If you’re buying in store, usually on the bag it has a little “L” or “R” label indicating which side the zip is on. Most online stores give you the option, but some don’t.

Advice: Right handed people often find a left-hand zip easier and left-handed people prefer a right-handed zip. Learn which you prefer and go for this.

Me personally I don’t have a preference, so long as it keeps me warm I am happy.

Footbox

Most sleeping bags have a description of Foot Box, but what does it mean?

Basically, the bottom of your sleeping bag is designed to expand at the bottom to allow your feet to lay naturally.

Extra’s

These are available on all sleeping bags but are becoming more common so wanted to cover them.

Inner Pockets:

These have been around the longest and are basically an inner pocket within your sleeping bag to keep your valuables like phone and keys. I personally never use them and just leave the stuff in my sleeping section of the tent. I have never had any security issues whilst camping.

Zipped Pockets:

These are a bit newer but basically, they are what they say, a pocket on the outside of your sleeping bag with a zip. These are sometimes referred to as stash pockets.

group of cheering hikers jumping in a sleeping bags on the seaside

Women’s Sleeping Bags:

While all the above still applies to a woman’s sleeping bag, the only difference between a man’s and a woman’s is the design. They are designed slightly differently to match a woman’s body shaped compared to a man’s.

If a woman slept in a man’s sleeping bag, it’s not really going to make much difference to her night’s sleep and visa versa. My wife sleeps in a man’s bag because we have two identical apart from ones left and one’s right-hand zip so we can zip them together.

 

Kids Sleeping Bags:

In theory, they are the same as above – just made to a smaller size. The big difference will be you will struggle to get the more advanced ratings. They are available on the market but are more difficult to purchase.

Due to the nature of children and accidents, it’s worthwhile getting a synthetic sleeping bag just in case they have an accident and spill a drink etc on the bag.

If you are taking the kids, make sure you read these tips on enjoying camping with kids.

 

What to sleep on

It’s ok having the perfect sleeping bag to match the conditions but having the wrong thing to sleep on can be serious.

You need something to stop you losing your body heat to the ground.

There are several options you can use.

Roll Mats:

These are the most common type and everybody remembers their childhood and using these. Like sleeping bags, these come in different seasons – which basically adds more insulation between you and the ground. I only ever use 4 seasons, while I pay a bit more it means I only need one mat for all year. Unlike a 4 season sleeping bag, you won’t overheat on a wrong season mat, whereas you can lose too much heat if you tried to use a 1 season mat in cold temperatures.

Self Inflating Mats:

These are very similar to roll mats and roll down to about the same size, but they have a little value in them which you open up to allow air in.

For most people, they offer a more comfortable nights sleep than the traditional mat but weigh more and take up slightly more room.

Air Beds:

These come in a wide range of styles and types and some of the more advanced features of air pockets to help you get a decent night’s sleep.

Most people own an airbed for “emergencies” when people come over to stay and usually take these camping.

While they may be popular and fairly cheap and can take up less room than self-inflating mats, they aren’t for me.

I haven’t found one that either doesn’t go down or I can get comfy one, maybe its just I spent so many nights as a kid on a mat, but I just prefer them.

These tend to be used more on family holidays as it’s not something which would easily be chucked into a rucksack.

Campbeds:

These come in a wide variety of styles, shapes and weight – but fundamentally they are a bed which raises you off the ground and collapses fairly small.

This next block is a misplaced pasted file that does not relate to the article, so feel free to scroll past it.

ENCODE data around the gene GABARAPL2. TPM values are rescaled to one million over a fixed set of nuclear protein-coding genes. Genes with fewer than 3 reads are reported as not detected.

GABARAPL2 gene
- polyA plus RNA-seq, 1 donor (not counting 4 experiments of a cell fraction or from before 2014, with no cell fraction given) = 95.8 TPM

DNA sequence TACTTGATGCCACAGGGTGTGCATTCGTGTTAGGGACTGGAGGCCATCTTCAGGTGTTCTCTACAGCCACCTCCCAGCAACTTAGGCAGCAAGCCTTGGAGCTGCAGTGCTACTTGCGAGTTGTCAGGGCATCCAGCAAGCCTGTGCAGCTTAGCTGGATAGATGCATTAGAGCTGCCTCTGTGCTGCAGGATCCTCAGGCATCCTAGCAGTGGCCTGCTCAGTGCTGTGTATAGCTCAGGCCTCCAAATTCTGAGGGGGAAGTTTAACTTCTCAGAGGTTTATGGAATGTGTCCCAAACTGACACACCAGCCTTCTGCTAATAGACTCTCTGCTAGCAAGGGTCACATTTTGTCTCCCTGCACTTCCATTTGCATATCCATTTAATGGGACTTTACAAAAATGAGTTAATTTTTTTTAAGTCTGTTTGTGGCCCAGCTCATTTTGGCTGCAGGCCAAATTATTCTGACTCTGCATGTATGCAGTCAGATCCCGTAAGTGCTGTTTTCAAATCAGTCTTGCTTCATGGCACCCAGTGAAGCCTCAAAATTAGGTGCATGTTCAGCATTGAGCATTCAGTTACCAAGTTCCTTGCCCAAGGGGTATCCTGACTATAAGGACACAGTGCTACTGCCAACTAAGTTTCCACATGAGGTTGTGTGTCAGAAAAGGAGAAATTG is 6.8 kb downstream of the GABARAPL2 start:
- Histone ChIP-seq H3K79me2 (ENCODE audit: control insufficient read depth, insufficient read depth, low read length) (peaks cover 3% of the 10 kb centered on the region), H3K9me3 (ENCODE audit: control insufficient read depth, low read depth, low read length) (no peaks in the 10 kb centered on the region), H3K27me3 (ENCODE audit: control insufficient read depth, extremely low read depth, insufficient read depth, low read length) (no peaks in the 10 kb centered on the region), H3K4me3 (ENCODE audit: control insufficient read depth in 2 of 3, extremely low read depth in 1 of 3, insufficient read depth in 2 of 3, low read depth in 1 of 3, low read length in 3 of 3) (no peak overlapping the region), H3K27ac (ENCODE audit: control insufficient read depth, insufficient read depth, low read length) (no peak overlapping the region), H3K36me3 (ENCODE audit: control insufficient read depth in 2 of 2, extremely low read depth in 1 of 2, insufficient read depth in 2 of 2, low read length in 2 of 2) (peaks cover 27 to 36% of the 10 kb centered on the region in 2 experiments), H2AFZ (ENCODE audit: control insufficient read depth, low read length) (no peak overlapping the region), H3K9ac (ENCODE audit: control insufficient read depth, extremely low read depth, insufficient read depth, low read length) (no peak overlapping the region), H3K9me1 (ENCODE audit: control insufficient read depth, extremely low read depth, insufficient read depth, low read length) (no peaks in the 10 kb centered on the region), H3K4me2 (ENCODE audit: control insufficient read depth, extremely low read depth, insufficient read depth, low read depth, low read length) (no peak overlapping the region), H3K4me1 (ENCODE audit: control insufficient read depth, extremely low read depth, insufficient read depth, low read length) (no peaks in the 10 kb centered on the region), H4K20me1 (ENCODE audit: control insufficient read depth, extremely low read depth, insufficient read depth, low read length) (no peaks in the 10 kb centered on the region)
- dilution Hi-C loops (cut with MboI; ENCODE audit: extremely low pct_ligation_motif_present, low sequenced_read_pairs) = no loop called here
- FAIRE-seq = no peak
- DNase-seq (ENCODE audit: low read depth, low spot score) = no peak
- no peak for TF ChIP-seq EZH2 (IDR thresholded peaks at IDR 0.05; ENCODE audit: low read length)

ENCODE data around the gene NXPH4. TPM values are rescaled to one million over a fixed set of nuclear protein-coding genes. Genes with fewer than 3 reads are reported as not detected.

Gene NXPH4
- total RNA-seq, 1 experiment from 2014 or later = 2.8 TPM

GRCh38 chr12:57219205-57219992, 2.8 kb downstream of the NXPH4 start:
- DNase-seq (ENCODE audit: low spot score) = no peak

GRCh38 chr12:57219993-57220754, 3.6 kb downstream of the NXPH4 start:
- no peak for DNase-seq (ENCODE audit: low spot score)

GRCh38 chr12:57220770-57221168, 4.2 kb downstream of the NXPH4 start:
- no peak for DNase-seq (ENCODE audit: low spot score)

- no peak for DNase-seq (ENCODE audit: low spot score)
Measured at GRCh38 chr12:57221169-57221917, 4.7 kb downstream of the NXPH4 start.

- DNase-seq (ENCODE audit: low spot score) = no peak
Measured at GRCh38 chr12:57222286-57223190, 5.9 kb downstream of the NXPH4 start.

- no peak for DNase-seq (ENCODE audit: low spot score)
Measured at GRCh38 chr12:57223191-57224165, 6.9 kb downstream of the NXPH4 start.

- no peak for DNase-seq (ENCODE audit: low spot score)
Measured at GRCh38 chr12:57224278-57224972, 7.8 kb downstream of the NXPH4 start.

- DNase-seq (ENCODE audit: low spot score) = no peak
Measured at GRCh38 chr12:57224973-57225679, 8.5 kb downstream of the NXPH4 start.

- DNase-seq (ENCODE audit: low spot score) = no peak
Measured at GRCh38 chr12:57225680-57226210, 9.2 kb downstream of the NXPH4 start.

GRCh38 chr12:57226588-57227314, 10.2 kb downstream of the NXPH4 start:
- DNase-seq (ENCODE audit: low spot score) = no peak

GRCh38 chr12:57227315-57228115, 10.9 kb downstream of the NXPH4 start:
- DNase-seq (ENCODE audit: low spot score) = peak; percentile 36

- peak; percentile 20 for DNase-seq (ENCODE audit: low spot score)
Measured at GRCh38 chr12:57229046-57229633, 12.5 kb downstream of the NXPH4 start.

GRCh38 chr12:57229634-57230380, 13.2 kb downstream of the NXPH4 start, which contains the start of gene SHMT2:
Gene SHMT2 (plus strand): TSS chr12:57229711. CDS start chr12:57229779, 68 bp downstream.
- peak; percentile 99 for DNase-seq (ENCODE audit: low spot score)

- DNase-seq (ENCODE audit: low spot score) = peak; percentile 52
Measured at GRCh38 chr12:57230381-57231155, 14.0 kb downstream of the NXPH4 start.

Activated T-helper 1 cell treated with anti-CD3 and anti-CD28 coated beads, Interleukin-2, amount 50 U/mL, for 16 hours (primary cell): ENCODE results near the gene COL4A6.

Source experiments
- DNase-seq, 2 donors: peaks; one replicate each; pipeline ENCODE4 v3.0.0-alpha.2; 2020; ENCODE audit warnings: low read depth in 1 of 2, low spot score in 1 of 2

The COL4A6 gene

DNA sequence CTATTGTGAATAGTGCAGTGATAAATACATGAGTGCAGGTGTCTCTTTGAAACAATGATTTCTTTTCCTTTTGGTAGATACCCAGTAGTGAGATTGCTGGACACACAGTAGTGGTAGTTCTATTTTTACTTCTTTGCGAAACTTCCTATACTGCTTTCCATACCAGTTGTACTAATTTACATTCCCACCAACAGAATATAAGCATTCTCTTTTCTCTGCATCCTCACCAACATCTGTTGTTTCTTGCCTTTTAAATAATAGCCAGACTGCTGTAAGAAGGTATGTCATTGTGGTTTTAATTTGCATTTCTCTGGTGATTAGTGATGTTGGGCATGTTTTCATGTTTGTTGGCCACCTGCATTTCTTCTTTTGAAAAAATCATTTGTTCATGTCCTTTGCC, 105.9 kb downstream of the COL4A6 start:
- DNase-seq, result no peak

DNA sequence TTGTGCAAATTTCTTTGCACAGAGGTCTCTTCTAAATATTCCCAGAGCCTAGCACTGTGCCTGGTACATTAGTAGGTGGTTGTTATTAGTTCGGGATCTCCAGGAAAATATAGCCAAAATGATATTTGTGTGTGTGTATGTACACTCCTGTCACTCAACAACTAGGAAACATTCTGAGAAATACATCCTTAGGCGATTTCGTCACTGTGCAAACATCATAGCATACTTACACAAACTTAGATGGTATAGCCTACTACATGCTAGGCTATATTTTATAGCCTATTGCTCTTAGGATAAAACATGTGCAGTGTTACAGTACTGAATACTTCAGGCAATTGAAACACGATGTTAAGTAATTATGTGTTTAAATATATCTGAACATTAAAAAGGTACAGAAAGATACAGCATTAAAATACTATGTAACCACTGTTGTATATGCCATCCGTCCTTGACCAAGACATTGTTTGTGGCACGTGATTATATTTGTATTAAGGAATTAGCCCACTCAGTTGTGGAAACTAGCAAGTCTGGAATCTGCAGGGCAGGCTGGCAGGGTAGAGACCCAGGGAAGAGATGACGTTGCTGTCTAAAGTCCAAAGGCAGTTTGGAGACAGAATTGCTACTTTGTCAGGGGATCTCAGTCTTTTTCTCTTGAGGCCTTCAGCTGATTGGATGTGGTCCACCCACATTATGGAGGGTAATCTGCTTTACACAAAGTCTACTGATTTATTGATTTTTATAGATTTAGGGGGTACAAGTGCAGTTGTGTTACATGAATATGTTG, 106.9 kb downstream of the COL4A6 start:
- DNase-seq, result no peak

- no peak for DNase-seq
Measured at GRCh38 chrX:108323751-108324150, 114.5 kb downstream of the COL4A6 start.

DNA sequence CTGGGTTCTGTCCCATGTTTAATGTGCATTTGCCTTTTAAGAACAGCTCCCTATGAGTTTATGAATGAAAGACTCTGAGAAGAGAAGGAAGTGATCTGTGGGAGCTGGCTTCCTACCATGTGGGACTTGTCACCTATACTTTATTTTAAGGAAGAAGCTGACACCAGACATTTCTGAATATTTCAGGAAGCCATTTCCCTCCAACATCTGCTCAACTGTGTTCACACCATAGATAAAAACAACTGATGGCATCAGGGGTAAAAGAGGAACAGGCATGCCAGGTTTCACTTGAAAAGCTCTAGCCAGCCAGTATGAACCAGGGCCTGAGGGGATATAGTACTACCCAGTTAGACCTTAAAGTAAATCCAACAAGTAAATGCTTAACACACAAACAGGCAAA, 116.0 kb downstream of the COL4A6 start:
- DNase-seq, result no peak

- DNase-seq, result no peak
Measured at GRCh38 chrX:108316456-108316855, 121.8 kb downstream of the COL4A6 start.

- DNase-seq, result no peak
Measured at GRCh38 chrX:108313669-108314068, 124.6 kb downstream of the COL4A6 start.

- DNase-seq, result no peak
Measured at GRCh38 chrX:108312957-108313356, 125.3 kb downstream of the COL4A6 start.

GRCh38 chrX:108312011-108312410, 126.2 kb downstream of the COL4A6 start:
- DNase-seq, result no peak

They can be bulky and quite heavy, defiantly mostly used when you have transport to your destination and not carrying it around.

The only time I have used one was when I was about 17 and went on a 5-week expedition around Kenya. During the camel trek section we slept under the stars and this meant we weren’t sleeping on the sand and was raised off the ground.

 

I actually find these much more comfortable than airbeds, but because they tend to be larger and off the ground it can mean you touching the side of your tent or it not quite fitting.

If you do purchase one of these, would recommend you trying it out in your back garden for room, if you don’t have space take a roll mat with you just in case.

Extras:

While these aren’t part of a sleeping bag and helping to keep you warm, they can make your camping experience a little bit more comfortable.

Pillows:

We covered pillows earlier, there are several options. You could take your favourite pillow out of the house, not hugely practical if you were backpacking.

Another option is to purchase a blow-up pillow, similar to an air bed these can be fairly comfy and help you get a good night’s sleep.

My favourite method though as mentioned above is to use tomorrow’s clothes as a pillow as well as helping you to get a good night’s sleep, you also get warm clothes to put on in the morning.

If I have room and usually can find it I take a pillowcase to put my clothes in.

Bag Liners:

If you are one of those people who are always cold or you have a 2 season sleeping bag and the weather forecast for your trip means it’s going to get a lot colder than your bag is designed for.

Sometimes purchasing a brand new sleeping bag for one night isn’t the right option, for one it can be quite expensive. An option and this isn’t a long-term strategy is to purchase a sleeping bag liner.

It’s exactly what it says a liner to put inside your sleeping bag to help keep you warm. They usually come in a few materials so chose the ones that are best for you, but great for short term use to help keep you warm.

Another side benefit of these is if you sweat a lot, or are dirty when you get into your sleeping bag, it’s much easier to clean a small bag liner than to try and clean your sleeping bag.

Compression Sacks:

While a sleeping bag usually comes with a decent compression sack sometimes these might break or you need to compress it down further. A specific compression sack can help with this.

Don’t try and compress a sleeping bag too much otherwise, it can damage it heat retention of the bag.

Waterproof compression sacks:

If you’re planning on trekking in wet conditions then this is a must. It will help to keep your sleeping bag dry allowing you to get a good night’s sleep, which can make all the difference to an enjoyable trip.

The key to finding the perfect sleeping bag is to consider what you are going to use it for. Once you know this you can narrow it down using the above info.